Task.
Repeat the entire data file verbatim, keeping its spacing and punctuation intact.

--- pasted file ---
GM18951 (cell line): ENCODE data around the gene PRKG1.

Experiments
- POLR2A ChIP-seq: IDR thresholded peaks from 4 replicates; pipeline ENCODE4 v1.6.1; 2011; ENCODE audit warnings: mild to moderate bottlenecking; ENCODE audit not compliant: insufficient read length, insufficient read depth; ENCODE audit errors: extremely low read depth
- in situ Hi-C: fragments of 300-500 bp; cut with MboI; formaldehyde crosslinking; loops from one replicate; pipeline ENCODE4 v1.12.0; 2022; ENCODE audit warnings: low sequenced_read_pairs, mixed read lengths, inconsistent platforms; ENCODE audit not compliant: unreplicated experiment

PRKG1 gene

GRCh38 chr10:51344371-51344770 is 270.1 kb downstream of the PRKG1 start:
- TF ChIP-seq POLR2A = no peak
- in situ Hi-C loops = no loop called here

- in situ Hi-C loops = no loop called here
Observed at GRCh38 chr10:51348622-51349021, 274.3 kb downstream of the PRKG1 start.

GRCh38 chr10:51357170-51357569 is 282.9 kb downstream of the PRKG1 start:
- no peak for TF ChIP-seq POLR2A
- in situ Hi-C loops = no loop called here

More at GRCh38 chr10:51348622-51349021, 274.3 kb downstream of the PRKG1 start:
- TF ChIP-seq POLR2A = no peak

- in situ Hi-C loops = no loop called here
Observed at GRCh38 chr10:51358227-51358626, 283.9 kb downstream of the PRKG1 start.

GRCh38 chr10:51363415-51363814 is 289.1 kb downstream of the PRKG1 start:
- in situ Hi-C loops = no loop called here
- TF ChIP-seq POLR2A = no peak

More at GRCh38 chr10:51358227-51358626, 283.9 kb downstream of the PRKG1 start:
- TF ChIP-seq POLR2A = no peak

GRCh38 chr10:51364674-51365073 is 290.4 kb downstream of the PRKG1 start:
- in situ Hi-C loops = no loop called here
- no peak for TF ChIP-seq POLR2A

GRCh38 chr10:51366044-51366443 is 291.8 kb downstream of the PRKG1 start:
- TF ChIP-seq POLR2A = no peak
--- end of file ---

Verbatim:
GM18951 (cell line): ENCODE data around the gene PRKG1.

Experiments
- POLR2A ChIP-seq: IDR thresholded peaks from 4 replicates; pipeline ENCODE4 v1.6.1; 2011; ENCODE audit warnings: mild to moderate bottlenecking; ENCODE audit not compliant: insufficient read length, insufficient read depth; ENCODE audit errors: extremely low read depth
- in situ Hi-C: fragments of 300-500 bp; cut with MboI; formaldehyde crosslinking; loops from one replicate; pipeline ENCODE4 v1.12.0; 2022; ENCODE audit warnings: low sequenced_read_pairs, mixed read lengths, inconsistent platforms; ENCODE audit not compliant: unreplicated experiment

PRKG1 gene

GRCh38 chr10:51344371-51344770 is 270.1 kb downstream of the PRKG1 start:
- TF ChIP-seq POLR2A = no peak
- in situ Hi-C loops = no loop called here

- in situ Hi-C loops = no loop called here
Observed at GRCh38 chr10:51348622-51349021, 274.3 kb downstream of the PRKG1 start.

GRCh38 chr10:51357170-51357569 is 282.9 kb downstream of the PRKG1 start:
- no peak for TF ChIP-seq POLR2A
- in situ Hi-C loops = no loop called here

More at GRCh38 chr10:51348622-51349021, 274.3 kb downstream of the PRKG1 start:
- TF ChIP-seq POLR2A = no peak

- in situ Hi-C loops = no loop called here
Observed at GRCh38 chr10:51358227-51358626, 283.9 kb downstream of the PRKG1 start.

GRCh38 chr10:51363415-51363814 is 289.1 kb downstream of the PRKG1 start:
- in situ Hi-C loops = no loop called here
- TF ChIP-seq POLR2A = no peak

More at GRCh38 chr10:51358227-51358626, 283.9 kb downstream of the PRKG1 start:
- TF ChIP-seq POLR2A = no peak

GRCh38 chr10:51364674-51365073 is 290.4 kb downstream of the PRKG1 start:
- in situ Hi-C loops = no loop called here
- no peak for TF ChIP-seq POLR2A

GRCh38 chr10:51366044-51366443 is 291.8 kb downstream of the PRKG1 start:
- TF ChIP-seq POLR2A = no peak